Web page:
Exchange Rate Economics
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Exchange Rate Economics

The Uncovered Interest Parity Puzzle and Other Anomalies

Norman C. Miller

The Uncovered Interest Parity (UIP) puzzle has remained a moot point since it first circulated economic discourse in 1984 and, despite a number of attempts at a solution, the UIP puzzle and other anomalies in Exchange Rate Economics continue to perplex economic thought in international finance. This fundamental book fill gaps in scholarly literature by amalgamating key discourse to generate synthesis models which appear consistent with the UIP puzzle and related anomalies, uniquely bringing them together in one place. Through a comprehensive and current review of the literature, Norman C. Miller reveals new explanations for exchange rate anomalies and offers an alternative approach towards the UIP puzzle, stimulating and guiding future research.
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Chapter 3: The intertemporal approach to UIP

Norman C. Miller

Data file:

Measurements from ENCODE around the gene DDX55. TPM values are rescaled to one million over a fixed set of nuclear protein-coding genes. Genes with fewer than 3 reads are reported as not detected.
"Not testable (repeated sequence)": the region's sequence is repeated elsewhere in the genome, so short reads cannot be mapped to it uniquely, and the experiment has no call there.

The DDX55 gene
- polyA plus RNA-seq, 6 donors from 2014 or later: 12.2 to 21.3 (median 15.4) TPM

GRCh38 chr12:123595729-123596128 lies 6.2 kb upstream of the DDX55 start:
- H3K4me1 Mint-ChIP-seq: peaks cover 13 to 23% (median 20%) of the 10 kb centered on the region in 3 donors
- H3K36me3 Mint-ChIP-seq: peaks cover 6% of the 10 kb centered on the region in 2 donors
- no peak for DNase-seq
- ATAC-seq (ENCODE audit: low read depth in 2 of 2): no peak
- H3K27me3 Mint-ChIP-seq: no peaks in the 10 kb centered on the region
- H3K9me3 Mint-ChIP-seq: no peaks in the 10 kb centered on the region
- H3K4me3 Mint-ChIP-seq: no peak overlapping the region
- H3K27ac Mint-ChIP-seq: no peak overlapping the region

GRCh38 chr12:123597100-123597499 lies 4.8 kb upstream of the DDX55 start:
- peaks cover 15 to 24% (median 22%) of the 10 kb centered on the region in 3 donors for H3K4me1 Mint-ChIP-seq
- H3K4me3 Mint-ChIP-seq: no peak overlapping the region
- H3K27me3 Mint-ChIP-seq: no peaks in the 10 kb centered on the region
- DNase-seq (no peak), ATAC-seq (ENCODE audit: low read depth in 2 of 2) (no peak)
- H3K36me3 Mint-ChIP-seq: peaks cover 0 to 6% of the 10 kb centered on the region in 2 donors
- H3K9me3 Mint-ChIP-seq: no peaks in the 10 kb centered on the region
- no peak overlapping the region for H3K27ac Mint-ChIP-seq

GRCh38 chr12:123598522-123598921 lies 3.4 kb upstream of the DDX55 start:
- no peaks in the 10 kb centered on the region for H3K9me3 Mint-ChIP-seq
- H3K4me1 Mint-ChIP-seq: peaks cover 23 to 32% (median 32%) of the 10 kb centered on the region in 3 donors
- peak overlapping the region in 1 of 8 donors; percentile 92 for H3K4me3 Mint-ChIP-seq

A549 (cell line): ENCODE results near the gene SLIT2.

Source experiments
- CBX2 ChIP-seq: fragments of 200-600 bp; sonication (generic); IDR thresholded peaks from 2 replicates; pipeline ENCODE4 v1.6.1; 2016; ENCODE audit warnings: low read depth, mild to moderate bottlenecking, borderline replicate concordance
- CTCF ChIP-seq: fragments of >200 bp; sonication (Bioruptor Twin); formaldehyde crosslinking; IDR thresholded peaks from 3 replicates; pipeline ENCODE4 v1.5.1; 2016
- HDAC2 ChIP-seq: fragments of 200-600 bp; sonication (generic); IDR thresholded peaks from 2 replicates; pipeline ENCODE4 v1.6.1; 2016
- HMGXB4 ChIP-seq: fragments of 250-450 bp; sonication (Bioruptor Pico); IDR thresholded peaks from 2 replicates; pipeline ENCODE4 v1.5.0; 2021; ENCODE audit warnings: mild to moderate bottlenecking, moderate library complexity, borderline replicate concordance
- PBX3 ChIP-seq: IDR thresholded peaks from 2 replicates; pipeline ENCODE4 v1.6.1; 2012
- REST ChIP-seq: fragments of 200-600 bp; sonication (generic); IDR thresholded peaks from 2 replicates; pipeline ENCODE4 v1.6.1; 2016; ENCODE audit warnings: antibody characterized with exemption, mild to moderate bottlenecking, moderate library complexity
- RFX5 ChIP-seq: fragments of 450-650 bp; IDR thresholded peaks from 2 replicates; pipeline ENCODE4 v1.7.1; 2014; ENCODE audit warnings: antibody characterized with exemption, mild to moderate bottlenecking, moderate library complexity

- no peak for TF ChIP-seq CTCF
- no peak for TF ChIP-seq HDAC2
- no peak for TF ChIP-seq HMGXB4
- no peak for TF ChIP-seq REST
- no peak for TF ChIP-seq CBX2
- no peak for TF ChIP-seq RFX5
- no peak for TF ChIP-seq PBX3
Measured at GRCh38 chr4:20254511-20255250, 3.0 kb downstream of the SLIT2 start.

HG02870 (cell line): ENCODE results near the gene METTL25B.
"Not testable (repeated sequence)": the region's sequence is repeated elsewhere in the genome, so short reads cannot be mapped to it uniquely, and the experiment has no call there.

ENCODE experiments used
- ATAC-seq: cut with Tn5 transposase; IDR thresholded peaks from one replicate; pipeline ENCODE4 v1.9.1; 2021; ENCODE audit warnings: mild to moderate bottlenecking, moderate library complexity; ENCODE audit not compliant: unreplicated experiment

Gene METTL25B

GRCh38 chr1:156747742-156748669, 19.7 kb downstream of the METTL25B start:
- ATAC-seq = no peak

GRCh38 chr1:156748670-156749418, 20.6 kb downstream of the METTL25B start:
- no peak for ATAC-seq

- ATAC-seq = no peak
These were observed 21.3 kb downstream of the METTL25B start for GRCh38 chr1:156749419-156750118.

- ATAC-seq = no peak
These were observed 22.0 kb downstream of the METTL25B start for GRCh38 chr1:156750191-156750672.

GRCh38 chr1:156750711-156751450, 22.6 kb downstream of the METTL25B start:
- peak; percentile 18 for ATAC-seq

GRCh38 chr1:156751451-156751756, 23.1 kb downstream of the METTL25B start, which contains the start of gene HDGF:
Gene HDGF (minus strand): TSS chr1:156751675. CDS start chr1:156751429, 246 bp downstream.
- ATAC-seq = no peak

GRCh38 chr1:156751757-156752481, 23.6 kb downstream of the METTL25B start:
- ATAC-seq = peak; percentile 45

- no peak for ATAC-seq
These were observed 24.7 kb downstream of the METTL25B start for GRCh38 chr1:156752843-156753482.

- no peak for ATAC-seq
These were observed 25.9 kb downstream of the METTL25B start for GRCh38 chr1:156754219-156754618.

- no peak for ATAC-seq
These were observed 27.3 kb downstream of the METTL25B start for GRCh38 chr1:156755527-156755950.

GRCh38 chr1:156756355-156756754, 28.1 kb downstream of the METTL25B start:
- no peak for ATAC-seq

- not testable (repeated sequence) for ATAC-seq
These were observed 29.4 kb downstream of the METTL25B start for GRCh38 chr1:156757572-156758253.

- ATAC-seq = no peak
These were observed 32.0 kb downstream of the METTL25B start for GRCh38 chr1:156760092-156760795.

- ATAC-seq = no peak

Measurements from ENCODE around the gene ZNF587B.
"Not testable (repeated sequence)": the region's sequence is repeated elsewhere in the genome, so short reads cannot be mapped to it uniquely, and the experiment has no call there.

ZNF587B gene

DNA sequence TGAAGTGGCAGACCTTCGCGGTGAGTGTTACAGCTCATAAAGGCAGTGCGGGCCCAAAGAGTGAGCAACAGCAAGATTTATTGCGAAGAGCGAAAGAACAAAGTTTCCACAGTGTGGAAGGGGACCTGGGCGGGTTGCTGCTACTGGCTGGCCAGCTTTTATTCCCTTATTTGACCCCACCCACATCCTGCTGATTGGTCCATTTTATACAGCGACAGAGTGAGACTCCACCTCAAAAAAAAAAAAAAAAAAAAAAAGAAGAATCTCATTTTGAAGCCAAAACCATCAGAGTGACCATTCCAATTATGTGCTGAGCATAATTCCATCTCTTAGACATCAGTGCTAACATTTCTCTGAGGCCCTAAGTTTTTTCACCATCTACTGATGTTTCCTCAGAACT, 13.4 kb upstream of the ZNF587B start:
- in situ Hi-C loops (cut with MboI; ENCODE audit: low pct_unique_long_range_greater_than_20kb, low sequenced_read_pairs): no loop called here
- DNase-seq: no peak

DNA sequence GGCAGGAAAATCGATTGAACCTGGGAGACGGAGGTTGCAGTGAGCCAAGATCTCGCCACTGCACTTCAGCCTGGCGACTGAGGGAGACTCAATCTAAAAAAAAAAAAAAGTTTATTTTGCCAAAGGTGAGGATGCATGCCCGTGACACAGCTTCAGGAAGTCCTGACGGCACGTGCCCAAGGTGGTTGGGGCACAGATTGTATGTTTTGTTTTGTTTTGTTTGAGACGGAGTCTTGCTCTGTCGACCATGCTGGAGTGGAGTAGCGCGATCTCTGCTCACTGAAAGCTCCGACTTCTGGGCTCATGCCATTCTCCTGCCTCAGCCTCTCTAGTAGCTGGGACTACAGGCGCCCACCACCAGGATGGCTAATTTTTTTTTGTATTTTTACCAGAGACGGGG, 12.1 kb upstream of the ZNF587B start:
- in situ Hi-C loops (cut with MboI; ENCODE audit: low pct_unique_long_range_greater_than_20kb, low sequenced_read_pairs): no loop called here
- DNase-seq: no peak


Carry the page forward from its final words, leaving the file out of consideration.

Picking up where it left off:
This chapter carefully develops the intertemporal approach to uncovered interest parity, as first presented by Gourinchas and Tornell (2004). Traditional thinking about UIP is consistent with the assumption that investors engage in carry-trade for only one time period. On the other hand, the intertemporal approach formally allows for the time horizon associated with carry-trade to be greater than one period. Gourinchas and Tornell (G & T) show that their model is consistent with three of the puzzles in Chapter 1, namely: (a) the relatively high volatility of the exchange rate compared with interest rates and/or interest rate differentials; (b) the UIP puzzle; and (c) “delayed overshooting”. In addition, their model provides insights into (d) the fact that estimates of Fama’s _ coefficient are very unstable. Before explaining the difference between the traditional approach to UIP and the intertemporal approach, it is useful to review the difference between ex ante UIP versus ex post UIP. The former says that any anticipated profit from a gain in net interest via carry-trade (borrowing in a low interest rate, foreign, country and investing in a high interest rate country, the USA) over the next time period is expected to be eliminated via a depreciation of the currency in the high interest rate country. Ex post UIP refers to whether or not the currency of the high interest rate country actually depreciates in the next period by the amount that was anticipated. Ex ante UIP is an equilibrium condition, not a theory.

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